In this scenario the first time buyer represents the chairs and cheap money is the music. Of course that leaves the flippers as ‘The Butts’. Seems now due to credit standards suddenly tightnening there are more butts than chairs.

Sunday, March 18, 2007

An Enron Economy


"Next worry for stocks: Earnings slowdown
Subprime mortgage woes have stolen the spotlight of late but very soon slow earnings growth will be back in focus."

"With "subprime" on everyone's lips and recession questions back in vogue, the stock rally's other big antagonist has been enjoying a low profile of late.

But not for much longer. With the first quarter winding down and the corporate confessional period heating up, Slow Earnings Growth is set to stage a comeback. And it ain't gonna be pretty."

Let's face it, we live in a culture of Arthur Anderson accounting and Enron accountability.

Goldman Sachs, Bear Stearns and Lehman Brothers all reported strong earnings this week as well as trumpeting their low exposure to the subprime mortgage market. Maybe their direct exposure is low but indirectly these companies are involved in derivatives which as far as I can see puts them at risk of a domino style downturn affect kicked off by subprime defaults.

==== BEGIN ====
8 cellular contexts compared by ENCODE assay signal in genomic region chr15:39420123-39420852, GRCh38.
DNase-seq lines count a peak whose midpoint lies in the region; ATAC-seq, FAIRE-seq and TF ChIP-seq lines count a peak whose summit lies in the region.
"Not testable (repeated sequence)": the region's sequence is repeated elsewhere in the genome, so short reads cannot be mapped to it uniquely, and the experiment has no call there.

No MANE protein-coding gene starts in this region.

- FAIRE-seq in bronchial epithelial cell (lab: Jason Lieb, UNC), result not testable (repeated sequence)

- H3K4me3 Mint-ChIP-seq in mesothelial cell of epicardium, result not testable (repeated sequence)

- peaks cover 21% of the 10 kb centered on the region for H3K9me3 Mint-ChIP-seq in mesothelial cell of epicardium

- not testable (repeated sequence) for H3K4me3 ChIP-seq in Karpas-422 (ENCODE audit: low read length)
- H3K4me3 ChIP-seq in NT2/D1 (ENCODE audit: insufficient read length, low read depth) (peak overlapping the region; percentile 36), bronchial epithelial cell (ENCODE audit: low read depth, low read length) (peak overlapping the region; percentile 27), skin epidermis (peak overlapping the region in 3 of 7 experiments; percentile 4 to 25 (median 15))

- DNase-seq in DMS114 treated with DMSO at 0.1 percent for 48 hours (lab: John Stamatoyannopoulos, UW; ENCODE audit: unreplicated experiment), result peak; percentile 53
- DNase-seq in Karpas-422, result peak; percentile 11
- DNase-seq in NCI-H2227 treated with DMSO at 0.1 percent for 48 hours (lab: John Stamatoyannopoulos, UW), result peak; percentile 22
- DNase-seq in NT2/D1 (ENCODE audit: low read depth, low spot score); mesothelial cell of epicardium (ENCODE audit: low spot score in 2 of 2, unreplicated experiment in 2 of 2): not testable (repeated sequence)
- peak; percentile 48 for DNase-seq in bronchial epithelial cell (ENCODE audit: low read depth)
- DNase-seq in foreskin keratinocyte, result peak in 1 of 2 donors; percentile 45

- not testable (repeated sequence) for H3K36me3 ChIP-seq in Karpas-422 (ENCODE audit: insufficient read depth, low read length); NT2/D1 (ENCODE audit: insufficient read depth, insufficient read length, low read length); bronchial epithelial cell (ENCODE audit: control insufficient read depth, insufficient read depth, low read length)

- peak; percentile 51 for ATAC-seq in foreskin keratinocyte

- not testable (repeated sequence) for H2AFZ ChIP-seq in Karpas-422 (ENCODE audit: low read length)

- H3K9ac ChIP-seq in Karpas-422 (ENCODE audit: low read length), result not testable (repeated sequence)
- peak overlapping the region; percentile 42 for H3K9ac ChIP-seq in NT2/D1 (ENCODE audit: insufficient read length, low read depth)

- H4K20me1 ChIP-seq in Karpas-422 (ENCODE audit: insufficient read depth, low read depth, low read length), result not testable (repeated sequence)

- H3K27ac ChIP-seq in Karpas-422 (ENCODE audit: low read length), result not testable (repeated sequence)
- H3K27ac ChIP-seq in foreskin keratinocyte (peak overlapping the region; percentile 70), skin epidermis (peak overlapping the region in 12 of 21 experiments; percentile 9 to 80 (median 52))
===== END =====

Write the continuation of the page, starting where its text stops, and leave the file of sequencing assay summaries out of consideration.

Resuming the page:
As far as corporate earnings go, a slowdown in consumer spending equals a slowdown in earnings. Simple math, who doesn’t get this?

If you are looking for clear answers, they are probably not out there. This is a dangerous game and it can go on a lot longer than most of us might imagine. After all, it’s irrational. The fundamentals are disconnected from reality and there is a mass willingness to not ask questions as long as a stock or investment is making money.

In the end, we probably won’t see the bend in the road until we can’t make the turn, and then of course, it’s too late.

Saturday, March 17, 2007

Sub-prime Loans and the Failure of Credit Welfare